“The game totally changed when he entered the game in terms of what he provided them at quarterback,” Applewhite said Monday as the Cougars prepare to rematch the Wildcats this weekend.
If you recall, Tate relieved Brandon Dawkins early in the fourth quarter in last season’s contest and moved the ball well. He was 5-for-8 for 41 yards and ran for 24 yards on eight carries before throwing an interception late in the fourth quarter. Arizona lost 19-16.
“That was a totally different team for the 3-3.5 quarters that he was not playing,” Applewhite said. “It came down to the last series, up three, and they’re either going to kick a field goal and take it to overtime, or they’re going to score and win the game, and then Garrett (Davis) had an interception there in the red zone to seal the game. The game totally changed when he entered the game in terms of what he provided them at quarterback. (Running back, J.J.) Taylor, Shawn (Poindexter) (Tony) Ellison, all of those guys are tremendous athletes, but when he came into the game, there was a definite change in momentum and the spark that he provided.”
Many wonder how that game would have transpired if Tate started from the get-go, but the UA quarterback will get a chance at redemption this Saturday when the Wildcats rematch the Cougars in Houston.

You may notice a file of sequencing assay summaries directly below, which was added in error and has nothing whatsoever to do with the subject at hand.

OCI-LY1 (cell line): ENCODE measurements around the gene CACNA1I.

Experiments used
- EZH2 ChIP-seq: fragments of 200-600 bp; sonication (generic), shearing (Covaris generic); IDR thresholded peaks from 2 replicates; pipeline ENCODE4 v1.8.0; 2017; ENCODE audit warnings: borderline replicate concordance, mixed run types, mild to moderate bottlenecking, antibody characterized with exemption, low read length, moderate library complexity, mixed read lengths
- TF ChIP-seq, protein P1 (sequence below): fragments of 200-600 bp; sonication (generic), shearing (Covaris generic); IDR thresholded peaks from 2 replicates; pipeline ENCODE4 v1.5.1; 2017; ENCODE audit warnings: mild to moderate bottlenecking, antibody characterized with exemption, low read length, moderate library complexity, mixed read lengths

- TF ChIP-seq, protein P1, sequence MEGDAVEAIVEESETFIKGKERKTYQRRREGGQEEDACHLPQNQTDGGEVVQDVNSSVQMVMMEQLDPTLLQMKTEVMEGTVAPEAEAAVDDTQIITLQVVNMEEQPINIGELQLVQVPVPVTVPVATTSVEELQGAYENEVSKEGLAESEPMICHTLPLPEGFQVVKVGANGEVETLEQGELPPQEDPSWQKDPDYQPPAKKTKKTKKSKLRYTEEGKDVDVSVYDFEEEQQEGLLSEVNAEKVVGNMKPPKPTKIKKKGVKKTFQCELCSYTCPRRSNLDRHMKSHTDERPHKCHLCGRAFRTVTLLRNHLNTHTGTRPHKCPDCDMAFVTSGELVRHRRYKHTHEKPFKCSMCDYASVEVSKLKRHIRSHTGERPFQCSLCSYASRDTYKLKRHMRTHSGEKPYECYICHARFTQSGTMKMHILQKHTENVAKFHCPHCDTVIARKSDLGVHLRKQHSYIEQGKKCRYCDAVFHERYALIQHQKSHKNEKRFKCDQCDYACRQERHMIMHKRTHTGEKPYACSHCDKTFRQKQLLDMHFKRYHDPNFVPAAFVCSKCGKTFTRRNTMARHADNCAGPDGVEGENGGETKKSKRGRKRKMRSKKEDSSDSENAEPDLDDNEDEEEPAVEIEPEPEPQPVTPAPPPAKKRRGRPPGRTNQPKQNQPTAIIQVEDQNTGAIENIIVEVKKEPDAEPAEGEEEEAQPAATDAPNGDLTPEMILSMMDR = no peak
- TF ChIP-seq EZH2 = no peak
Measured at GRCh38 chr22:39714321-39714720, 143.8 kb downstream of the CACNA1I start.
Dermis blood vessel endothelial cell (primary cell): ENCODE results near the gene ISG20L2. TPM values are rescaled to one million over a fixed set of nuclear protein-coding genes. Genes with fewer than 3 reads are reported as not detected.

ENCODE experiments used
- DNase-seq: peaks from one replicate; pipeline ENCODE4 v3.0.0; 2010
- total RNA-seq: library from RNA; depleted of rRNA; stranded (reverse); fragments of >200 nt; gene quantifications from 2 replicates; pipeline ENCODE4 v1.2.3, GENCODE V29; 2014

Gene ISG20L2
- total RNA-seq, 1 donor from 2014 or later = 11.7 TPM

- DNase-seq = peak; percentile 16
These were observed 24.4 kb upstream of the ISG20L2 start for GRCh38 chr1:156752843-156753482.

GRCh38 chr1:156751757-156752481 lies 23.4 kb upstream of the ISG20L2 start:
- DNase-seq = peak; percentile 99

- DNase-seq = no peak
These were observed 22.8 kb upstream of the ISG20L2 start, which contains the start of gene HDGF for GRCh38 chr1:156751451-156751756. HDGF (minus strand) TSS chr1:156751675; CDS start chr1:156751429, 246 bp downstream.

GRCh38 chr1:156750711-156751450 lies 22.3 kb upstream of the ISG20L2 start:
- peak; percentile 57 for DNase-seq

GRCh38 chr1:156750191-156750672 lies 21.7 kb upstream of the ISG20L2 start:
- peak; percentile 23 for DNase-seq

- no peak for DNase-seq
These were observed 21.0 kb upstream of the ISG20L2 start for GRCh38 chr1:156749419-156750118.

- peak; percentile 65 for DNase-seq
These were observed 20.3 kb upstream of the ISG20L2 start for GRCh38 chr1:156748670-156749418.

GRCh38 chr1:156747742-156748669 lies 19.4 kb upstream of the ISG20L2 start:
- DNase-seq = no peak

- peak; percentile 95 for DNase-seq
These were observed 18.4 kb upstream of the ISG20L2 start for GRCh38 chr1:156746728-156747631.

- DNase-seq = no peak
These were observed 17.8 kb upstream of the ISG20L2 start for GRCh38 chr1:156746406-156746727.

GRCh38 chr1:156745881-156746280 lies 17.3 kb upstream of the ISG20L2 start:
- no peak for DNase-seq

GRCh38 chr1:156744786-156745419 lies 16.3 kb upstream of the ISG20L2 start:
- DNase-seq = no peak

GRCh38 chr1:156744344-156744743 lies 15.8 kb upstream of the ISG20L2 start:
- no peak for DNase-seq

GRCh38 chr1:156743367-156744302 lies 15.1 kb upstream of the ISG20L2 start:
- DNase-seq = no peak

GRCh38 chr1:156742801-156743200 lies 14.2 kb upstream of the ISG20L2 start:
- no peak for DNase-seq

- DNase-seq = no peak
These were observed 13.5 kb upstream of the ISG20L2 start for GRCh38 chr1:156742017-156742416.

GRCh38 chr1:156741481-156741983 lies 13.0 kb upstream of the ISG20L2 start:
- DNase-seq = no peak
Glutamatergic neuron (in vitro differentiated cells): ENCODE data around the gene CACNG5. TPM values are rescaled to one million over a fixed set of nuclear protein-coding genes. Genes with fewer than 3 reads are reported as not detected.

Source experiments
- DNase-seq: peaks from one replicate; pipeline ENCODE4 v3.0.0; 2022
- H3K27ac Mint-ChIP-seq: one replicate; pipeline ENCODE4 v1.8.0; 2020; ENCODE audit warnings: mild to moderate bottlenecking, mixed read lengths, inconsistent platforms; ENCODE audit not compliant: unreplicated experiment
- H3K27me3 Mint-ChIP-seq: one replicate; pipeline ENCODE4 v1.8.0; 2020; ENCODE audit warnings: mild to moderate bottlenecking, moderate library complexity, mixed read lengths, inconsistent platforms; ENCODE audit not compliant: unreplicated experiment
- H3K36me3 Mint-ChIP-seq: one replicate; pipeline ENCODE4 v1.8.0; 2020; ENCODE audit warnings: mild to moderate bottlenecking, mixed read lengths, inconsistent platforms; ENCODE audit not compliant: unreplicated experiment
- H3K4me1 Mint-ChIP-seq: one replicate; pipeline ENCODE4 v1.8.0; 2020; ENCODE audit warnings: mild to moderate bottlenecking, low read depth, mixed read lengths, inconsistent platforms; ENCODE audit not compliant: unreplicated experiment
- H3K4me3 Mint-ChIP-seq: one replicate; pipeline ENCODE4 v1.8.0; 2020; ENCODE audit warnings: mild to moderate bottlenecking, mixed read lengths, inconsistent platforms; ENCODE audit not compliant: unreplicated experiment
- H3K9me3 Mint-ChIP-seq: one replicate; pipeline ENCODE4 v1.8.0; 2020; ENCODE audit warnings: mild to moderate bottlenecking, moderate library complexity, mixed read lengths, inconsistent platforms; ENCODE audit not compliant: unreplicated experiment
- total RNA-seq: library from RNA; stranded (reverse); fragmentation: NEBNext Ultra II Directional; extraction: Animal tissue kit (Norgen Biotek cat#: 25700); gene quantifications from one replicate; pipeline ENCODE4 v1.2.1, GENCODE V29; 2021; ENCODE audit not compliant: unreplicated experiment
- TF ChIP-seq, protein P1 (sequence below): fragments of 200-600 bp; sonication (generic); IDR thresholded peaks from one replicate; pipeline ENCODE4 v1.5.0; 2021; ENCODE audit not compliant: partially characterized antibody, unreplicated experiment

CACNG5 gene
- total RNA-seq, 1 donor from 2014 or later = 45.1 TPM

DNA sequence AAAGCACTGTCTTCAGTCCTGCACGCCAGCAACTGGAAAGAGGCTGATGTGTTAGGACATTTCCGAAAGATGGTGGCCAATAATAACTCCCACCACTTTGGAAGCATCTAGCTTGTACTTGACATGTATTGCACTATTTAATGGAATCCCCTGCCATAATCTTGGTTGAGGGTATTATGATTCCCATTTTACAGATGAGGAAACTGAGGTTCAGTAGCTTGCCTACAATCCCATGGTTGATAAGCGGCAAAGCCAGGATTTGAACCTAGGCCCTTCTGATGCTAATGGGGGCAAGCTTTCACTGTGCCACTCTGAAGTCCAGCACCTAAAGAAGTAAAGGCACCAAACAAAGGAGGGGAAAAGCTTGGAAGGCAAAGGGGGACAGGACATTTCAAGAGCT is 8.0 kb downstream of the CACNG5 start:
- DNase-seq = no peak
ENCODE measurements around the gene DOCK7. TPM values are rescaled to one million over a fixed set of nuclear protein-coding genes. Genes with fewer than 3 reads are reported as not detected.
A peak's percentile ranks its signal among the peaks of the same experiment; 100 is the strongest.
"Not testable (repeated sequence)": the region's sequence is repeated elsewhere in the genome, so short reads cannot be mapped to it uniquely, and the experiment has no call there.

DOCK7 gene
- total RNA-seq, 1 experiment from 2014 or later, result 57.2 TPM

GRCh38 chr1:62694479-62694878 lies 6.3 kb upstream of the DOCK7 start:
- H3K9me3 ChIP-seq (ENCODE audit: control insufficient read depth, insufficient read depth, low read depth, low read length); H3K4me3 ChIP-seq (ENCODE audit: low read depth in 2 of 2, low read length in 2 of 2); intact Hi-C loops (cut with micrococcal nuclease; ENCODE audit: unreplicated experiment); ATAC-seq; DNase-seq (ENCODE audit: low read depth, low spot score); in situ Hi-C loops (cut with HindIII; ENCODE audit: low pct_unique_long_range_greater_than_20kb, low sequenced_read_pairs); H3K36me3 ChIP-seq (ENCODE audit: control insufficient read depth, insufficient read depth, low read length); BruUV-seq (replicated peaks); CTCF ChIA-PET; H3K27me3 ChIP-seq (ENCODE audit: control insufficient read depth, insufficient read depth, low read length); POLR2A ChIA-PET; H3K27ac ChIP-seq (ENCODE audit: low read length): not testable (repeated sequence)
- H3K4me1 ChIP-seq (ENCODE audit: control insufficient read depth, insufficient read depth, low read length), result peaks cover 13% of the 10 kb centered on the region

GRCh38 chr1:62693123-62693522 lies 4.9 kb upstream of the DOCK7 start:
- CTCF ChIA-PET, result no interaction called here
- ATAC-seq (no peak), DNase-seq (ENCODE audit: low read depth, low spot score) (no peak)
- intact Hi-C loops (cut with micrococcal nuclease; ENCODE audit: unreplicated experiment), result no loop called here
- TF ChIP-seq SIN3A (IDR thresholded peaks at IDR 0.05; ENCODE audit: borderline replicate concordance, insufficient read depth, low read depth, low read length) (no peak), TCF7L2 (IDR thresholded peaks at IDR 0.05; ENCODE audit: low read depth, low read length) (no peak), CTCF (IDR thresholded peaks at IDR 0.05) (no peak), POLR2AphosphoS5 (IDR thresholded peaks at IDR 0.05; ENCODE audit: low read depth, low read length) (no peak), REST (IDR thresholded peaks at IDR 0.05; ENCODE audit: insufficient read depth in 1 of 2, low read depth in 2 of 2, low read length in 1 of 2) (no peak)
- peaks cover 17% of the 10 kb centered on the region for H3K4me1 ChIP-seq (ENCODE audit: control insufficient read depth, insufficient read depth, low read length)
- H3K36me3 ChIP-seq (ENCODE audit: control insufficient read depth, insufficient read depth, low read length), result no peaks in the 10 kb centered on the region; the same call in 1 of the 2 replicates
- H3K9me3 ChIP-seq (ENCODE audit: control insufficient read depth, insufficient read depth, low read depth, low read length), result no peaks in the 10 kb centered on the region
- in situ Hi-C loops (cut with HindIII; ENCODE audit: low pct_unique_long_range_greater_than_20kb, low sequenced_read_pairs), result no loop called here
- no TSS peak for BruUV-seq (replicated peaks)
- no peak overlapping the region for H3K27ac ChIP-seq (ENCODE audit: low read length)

The Cougars know what to expect from Tate this time.
“He’s an elite player. He’s a great quarterback, who is very, very athletic,” Applewhite said. “He has a great host of talent around him in terms of Taylor and Ellison and Poindexter, who is playing great as well, so there’s a lot more to that offense than just Khalil, but he has all those weapons and he knows how to use them.”
The last part is debatable. Tate’s usage was questionable in Arizona’s first game under its new coaching staff. The dual-threat QB threw the ball 34 times and only ran it eight times for a measly 14 yards in a 28-23 loss to BYU, a far cry from the run-pass balance that made him so dangerous last year.
Coach Kevin Sumlin admitted Monday that Arizona’s coaching staff needs to put Tate — and the rest of the team — in better positions to succeed, but he did not necessarily say there will be a big alteration in the play-calling.
“What we have to do is play to our team’s strengths offensively,” Sumlin said. “I would say too it’s not just Khalil, I think for Shun Brown to have one touch, that’s not OK. ...It’s not so much about plays, it’s players and putting them in the right position for us to be successful.”